Report: Black Americans Still More Likely To Die From Cancer

African Americans have higher odds to lose their lives to breast and prostate cancer than Whites.

Although deaths caused by cancer have been steadily declining for more than twenty years for most Americans, Black Americans are still more likely to die from the disease than their White counterparts despite treatment and prevention efforts, United Press International reports.

According to a study conducted by Duke University, Black Americans were 26 percent more likely to die of cancer than White Americans in 2000. The gap fell to 12 percent by 2020.

The report traced the death rates for the four most common cancers which are breast, lung, colon, and prostate,

Dr. Tomi Akinyemiju, an associate professor of population health and global health at Duke's Global Health Institute, and Dr. Anjali Gupta, university scholar at Duke who co-authored the study, noted that "substantial racial and ethnic disparities persisted for many common and preventable cancers.”

In 2000, about 252 of every 100,000 Black people died of cancer, and in 2020 the number fell to 167 two decades later.

Black Americans' death rates remained higher than those of White Americans. White Americans had a cancer death rate of about 198 per 100,000 in 2000 and about 149 per 100,000 by 2020, the Duke team noted.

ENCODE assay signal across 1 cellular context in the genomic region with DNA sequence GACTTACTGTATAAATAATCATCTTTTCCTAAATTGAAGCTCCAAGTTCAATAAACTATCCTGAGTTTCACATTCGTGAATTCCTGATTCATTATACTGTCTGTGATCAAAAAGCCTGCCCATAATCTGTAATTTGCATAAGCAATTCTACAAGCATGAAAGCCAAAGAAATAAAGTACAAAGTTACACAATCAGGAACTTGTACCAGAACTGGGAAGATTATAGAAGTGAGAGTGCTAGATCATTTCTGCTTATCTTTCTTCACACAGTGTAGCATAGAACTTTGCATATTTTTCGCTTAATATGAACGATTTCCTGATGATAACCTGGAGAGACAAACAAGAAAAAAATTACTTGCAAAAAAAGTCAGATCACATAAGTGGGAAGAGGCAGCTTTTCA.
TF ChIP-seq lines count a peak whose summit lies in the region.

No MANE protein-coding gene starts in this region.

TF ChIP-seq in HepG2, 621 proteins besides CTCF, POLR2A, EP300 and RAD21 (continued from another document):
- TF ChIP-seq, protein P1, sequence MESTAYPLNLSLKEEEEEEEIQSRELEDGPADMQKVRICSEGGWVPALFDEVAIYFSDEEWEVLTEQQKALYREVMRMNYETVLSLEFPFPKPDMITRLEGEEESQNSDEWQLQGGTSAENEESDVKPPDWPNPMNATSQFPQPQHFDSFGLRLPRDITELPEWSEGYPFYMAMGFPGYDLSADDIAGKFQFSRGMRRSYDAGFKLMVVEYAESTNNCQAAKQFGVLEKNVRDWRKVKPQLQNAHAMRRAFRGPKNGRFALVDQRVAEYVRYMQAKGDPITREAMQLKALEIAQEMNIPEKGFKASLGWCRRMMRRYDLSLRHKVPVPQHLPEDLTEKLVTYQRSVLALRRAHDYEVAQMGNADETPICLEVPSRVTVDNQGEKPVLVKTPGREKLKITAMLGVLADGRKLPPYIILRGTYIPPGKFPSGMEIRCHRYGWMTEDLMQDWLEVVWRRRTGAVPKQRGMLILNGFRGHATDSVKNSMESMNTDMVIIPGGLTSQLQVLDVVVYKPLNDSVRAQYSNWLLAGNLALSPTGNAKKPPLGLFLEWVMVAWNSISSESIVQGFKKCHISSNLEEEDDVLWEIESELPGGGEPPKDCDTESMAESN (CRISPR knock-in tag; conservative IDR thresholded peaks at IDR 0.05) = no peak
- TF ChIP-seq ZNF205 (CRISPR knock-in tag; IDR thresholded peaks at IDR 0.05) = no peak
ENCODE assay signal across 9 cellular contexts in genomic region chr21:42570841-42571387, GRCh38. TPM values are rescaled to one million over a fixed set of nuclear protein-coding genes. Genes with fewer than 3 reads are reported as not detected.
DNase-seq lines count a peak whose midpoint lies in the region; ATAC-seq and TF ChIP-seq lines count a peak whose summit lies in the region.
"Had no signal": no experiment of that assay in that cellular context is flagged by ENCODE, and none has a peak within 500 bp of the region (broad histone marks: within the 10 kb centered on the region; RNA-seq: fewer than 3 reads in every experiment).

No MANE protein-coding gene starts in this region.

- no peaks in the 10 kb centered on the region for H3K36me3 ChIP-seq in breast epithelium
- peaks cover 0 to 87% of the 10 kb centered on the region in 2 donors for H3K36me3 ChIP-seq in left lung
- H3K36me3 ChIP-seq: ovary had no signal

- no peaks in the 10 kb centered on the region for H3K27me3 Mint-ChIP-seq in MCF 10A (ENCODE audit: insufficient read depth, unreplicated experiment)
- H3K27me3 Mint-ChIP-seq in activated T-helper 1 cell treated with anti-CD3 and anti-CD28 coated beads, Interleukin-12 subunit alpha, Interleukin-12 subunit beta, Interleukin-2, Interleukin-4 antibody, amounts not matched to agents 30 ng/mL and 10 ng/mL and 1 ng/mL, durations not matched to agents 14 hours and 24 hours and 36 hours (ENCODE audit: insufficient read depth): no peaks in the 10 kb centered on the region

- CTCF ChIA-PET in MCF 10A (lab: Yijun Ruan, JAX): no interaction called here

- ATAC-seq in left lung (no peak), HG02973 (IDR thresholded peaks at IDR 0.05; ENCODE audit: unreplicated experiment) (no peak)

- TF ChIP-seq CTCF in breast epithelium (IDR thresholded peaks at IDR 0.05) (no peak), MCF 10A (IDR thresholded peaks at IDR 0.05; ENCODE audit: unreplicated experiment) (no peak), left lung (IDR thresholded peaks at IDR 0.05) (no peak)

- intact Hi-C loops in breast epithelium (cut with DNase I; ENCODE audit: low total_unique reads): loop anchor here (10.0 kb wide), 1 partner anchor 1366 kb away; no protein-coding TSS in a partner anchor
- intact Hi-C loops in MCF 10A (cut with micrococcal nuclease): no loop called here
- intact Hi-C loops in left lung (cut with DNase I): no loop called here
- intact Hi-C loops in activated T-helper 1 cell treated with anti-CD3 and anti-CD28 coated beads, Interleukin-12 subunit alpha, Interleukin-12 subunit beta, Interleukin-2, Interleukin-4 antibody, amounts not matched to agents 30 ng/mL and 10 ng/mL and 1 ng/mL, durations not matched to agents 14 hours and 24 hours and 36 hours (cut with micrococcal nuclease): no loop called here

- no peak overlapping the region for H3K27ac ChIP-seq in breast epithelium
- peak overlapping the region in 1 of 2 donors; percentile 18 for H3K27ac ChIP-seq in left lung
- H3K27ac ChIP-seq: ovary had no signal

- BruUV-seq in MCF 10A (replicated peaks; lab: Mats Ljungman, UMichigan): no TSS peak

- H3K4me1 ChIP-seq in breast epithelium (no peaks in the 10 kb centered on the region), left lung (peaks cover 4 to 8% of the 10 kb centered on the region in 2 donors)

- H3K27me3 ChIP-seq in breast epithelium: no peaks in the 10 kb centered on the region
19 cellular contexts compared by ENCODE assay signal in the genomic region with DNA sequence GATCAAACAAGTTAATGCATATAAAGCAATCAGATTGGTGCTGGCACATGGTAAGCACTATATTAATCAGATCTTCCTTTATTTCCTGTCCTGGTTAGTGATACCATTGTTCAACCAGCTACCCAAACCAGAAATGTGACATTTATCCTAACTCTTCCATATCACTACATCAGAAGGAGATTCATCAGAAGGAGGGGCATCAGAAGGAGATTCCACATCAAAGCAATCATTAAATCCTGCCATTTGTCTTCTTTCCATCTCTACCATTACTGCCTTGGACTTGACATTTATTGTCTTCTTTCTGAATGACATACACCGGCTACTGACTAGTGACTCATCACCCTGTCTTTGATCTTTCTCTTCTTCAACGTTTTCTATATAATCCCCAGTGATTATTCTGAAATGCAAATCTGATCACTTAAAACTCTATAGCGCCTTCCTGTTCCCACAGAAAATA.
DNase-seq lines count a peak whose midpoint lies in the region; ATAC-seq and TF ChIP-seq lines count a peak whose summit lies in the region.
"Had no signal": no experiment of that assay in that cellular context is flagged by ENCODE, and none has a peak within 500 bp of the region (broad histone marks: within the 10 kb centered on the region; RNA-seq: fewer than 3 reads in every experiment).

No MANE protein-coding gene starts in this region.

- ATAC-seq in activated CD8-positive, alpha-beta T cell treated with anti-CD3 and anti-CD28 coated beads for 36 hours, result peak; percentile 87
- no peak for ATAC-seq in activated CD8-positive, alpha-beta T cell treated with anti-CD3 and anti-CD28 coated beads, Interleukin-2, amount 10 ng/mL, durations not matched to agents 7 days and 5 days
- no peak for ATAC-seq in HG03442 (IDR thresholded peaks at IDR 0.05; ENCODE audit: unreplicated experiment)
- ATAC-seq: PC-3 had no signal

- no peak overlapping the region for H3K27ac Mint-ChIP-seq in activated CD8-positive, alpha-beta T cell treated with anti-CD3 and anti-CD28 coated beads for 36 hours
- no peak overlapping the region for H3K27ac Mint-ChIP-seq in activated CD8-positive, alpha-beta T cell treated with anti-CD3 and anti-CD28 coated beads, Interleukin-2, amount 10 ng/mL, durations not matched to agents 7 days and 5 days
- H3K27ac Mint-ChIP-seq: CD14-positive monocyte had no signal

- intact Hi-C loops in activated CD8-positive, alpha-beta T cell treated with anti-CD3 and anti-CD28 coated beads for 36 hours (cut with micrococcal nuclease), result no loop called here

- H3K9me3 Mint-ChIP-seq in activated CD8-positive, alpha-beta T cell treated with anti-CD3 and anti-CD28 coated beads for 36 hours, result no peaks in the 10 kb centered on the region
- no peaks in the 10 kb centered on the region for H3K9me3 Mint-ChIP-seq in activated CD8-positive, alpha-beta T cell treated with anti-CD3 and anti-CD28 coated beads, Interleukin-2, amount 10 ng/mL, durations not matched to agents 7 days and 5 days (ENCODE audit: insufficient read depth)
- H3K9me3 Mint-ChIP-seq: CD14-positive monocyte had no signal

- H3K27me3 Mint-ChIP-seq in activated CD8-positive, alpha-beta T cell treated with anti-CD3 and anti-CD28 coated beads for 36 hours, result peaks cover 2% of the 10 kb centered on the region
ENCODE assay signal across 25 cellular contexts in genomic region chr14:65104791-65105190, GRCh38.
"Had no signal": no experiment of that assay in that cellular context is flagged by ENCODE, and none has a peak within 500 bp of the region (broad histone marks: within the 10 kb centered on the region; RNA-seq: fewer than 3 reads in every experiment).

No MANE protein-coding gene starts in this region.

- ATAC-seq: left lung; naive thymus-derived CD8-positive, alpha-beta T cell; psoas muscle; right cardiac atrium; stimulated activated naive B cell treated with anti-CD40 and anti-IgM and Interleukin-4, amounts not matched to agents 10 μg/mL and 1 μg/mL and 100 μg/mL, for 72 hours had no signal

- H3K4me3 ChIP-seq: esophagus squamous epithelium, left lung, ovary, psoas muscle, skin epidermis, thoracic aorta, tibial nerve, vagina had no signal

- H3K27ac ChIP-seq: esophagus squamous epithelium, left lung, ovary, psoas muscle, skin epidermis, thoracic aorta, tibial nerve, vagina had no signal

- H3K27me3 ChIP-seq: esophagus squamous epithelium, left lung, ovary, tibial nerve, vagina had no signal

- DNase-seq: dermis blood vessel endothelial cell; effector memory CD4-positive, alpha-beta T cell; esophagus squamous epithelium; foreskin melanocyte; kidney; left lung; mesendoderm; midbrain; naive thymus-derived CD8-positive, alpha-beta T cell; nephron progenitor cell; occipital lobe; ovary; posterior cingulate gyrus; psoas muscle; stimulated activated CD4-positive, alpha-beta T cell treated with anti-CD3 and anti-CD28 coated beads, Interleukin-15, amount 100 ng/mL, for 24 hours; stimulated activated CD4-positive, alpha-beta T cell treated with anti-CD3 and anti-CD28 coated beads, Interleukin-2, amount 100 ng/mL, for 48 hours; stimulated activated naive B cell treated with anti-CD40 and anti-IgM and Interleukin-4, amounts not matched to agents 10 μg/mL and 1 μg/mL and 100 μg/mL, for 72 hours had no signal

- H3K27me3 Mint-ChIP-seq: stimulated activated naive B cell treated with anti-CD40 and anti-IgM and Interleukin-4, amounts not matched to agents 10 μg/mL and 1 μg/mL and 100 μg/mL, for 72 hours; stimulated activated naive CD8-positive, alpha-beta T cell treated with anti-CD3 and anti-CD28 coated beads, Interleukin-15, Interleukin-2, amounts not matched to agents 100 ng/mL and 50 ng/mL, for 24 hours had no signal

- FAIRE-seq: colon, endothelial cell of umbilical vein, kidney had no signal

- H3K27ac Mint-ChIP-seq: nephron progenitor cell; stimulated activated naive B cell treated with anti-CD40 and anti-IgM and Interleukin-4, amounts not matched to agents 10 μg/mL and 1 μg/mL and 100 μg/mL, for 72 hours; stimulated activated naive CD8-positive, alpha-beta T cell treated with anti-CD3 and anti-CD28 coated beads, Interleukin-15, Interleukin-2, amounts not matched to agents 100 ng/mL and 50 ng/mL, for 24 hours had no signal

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With breast cancer patients, the rates increased from 31 percent of Black women who were more likely than White women from cancer to 37 percent in 2020.

Black men have double the odds of dying from prostate cancer than White men and 45 percent higher odds of dying from colon cancer in comparison to White men.

According to a 10-year study published in May in JAMA Oncology, the continuing disparities are due to social and economic barriers.

“The findings suggest that resources should be allocated toward eliminating social inequalities and barriers throughout the cancer control continuum that contribute to substantially higher cancer mortality rates among Black men and women,” the report read.

The study also suggested that mistrust of doctors and access to quality healthcare are critical components of the disparity in cancer deaths.

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